Since the beginning of February, there has been a steady meltdown in stocks, bonds and even cryptocurrencies. The amazing thing is that no one can agree on why all these markets crumbled together so fast. Despite the losses and the volatility, any investor whose positions themselves correctly can get huge rewards. There is always a point that analysts agree on when there is a lot of drama in the markets. Not this time around. There is no convergence of ideas to explain the current mayhem and opinions are all over the place. So far, two contradictory story lines are emerging
The first is that good days are here: Things have been good for the past three quarters where trends of good days have manifested. The GDP has grown from 3.1% to 3.2 and 2.6% wince the recession. The Atlanta Federal Reserve Bank has forecasted a growth rate of 5.4% in 2019. This growth trend is expected to be further nurtured by President Trump’s tax cuts. Unemployment is at a 17-year low of 4.1% but this means inflation will return with a vengeance. The prospect if high inflation will cause real interest rates to go up. This is to be expected due to the fact that when the economy gets stronger, inflation goes higher. The stock market may correct itself to make up for the rising inflation and will resume its rally that started 2009.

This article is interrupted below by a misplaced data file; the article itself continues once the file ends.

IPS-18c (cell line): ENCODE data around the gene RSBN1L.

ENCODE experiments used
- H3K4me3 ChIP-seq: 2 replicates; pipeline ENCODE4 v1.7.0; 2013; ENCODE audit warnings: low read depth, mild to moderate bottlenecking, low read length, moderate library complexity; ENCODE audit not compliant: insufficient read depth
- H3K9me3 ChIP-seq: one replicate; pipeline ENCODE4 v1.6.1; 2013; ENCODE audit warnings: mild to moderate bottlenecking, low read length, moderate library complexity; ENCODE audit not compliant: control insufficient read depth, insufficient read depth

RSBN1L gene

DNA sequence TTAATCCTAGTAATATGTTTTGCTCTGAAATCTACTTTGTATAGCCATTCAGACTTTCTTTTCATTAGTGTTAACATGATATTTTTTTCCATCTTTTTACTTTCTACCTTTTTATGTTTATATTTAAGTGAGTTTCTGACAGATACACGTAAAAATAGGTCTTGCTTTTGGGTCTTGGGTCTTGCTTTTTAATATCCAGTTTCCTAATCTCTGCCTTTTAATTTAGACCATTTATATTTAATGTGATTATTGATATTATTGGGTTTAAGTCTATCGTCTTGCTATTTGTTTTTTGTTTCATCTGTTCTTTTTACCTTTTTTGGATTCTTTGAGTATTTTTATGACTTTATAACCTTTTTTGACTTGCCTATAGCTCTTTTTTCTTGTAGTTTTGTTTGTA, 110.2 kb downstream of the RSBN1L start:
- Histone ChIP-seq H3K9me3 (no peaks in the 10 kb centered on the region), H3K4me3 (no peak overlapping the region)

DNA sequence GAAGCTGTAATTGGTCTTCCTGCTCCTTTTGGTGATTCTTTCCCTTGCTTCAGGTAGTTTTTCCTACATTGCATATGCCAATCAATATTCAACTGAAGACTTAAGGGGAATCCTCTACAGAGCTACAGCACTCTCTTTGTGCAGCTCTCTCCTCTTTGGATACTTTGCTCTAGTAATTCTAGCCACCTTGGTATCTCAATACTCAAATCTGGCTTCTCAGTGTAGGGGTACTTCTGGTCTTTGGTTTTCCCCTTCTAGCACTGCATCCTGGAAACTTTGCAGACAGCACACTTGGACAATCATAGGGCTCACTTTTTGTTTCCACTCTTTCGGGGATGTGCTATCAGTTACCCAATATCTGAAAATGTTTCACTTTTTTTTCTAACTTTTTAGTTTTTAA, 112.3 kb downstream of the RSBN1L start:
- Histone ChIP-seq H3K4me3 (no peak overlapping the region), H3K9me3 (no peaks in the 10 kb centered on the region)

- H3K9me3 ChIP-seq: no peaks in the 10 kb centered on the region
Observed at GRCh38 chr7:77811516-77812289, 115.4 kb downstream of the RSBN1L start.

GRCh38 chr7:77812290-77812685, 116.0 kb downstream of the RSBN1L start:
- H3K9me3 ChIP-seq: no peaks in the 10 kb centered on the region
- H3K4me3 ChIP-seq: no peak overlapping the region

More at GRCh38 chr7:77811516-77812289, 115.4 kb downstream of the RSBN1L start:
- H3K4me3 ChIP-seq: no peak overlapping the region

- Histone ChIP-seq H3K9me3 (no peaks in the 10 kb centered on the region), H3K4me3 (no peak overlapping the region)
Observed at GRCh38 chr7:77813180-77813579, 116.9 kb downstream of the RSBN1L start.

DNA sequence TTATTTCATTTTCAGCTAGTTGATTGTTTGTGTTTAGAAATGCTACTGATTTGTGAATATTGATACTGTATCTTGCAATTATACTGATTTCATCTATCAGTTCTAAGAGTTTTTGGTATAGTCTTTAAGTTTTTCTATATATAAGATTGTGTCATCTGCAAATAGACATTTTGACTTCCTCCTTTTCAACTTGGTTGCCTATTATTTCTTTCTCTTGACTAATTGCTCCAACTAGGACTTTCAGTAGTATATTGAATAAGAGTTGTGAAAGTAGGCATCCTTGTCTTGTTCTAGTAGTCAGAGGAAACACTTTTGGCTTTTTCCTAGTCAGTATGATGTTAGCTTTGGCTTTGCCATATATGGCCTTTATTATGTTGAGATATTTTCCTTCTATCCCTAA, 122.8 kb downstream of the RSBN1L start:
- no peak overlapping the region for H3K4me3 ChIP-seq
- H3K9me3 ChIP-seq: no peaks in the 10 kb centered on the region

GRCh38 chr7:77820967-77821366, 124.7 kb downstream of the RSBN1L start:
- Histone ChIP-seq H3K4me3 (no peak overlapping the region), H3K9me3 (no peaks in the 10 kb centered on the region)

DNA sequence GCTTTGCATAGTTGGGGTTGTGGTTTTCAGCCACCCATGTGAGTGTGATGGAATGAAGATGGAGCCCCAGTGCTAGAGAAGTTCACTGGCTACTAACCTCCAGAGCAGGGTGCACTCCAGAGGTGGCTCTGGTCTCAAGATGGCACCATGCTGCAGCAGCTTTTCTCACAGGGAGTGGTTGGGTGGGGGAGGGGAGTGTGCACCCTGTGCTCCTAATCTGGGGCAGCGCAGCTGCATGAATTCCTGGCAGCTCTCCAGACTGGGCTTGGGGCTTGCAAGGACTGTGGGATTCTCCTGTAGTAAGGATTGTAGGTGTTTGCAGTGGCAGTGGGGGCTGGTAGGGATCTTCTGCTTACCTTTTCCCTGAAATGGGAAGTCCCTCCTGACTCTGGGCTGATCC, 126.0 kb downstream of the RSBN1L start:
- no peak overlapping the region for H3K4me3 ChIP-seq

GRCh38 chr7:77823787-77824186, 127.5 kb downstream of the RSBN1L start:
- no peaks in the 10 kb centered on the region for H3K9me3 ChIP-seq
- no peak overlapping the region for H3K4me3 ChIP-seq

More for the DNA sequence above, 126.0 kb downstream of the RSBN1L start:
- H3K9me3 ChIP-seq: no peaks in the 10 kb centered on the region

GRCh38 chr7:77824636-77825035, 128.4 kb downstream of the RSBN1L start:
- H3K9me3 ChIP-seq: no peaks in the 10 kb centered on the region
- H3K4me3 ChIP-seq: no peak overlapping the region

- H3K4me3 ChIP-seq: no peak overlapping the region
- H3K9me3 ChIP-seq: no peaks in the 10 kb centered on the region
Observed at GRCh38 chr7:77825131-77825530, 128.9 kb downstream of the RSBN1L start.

The bottom line about the first storyline is that it expects a stronger growth, an improvement of the fiscal position because of higher tax collection, higher interest rates and a stronger stock market price over time.
The second scenario or storyline is less optimistic than the ‘good days’ scenario. Take for instance, the employment record. The 2.9% year-on-year average earning per hour is impressive, but what analysts did not highlight is the fact that it nominal growth, it’s not real. To get hourly earnings gains, you need to deduct about 2% for consumer inflation, which mean real gain is only 0.9%. This is less than the real gains associated with a strong economic growth.
All the forces – weak markets, weak economic growth, Fed tightening point to interest rate hikes by June. When the Fed increases interest rates, it weakens the Dollar and punched commodity prices higher.
The two economic scenarios have a couple of implications:
We can expect the commodity prices to go up in 2019. This means the price of gold will go up this year. If the Fed continues on its path of increasing rates, then commodities will continue to rally. If the Fed decides to pause the rate hike in March it will ease the weakening of the dollar. However if the economy strengthens inflation will increase. The high inflation combined with overall economy of the US will cause a decrease in the confidence in the Dollar being a store of value. This is basically what happened in between 1970 and 1980 before Ronald Reagan, James Baked and Paul Volcker launched a rescue for the dollar.
When all has been said and done the US economic performance, the strength of the dollar affected by what the Fed does will determine how far commodity prices like gold will keep rallying.